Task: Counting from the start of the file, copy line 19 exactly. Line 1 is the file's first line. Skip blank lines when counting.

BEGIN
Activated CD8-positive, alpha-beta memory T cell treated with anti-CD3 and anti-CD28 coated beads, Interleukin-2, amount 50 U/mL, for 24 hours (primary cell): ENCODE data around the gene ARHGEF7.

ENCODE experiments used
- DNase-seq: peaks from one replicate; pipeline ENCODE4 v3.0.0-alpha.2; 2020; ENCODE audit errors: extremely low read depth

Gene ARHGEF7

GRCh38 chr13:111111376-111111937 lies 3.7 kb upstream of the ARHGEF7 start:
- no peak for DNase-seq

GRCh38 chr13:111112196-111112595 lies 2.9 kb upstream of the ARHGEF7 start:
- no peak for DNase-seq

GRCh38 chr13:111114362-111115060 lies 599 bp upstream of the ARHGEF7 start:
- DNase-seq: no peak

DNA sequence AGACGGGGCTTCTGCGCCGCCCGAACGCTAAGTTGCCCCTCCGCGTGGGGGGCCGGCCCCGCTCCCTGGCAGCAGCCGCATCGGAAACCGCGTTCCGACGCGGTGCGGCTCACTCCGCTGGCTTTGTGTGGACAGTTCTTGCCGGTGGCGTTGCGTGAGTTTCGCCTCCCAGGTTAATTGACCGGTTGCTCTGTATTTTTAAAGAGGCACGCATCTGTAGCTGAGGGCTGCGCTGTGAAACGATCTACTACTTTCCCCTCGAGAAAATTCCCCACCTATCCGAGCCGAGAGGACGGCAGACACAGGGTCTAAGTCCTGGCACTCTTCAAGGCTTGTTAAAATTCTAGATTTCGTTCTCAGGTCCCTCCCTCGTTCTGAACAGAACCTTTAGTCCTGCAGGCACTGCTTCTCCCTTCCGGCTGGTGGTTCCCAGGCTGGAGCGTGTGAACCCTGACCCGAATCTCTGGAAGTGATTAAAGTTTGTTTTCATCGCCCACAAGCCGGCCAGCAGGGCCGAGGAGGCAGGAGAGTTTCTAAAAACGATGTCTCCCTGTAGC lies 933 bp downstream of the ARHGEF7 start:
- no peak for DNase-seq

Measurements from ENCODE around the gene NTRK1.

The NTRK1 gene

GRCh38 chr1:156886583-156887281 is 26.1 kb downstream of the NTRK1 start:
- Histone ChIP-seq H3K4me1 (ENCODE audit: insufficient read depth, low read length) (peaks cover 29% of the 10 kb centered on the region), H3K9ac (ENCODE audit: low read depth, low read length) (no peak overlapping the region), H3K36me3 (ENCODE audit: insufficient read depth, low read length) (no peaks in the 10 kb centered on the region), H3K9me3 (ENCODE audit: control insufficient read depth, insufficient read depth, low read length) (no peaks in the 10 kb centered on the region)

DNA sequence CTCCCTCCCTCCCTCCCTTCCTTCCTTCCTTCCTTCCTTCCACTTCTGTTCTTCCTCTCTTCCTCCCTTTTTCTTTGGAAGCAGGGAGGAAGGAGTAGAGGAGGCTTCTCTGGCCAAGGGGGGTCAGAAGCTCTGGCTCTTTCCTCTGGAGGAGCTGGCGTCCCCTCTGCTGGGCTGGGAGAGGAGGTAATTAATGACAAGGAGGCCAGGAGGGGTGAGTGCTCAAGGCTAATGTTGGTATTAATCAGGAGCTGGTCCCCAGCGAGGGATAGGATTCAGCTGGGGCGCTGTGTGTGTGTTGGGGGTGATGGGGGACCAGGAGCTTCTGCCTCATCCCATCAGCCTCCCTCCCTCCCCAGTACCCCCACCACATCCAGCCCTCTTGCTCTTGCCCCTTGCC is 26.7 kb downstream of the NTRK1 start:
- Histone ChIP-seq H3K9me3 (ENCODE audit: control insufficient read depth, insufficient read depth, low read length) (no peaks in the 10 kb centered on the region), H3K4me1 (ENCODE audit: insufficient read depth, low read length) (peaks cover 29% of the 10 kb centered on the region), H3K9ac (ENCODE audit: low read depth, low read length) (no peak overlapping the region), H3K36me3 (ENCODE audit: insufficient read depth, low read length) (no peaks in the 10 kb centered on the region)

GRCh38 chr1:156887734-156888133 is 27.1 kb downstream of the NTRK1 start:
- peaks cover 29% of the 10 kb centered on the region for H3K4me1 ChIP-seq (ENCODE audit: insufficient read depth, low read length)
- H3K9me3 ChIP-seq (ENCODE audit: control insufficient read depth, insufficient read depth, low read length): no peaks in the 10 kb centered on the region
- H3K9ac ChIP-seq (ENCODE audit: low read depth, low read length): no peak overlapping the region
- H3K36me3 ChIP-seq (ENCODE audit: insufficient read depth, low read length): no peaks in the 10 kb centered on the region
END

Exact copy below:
GRCh38 chr1:156887734-156888133 is 27.1 kb downstream of the NTRK1 start: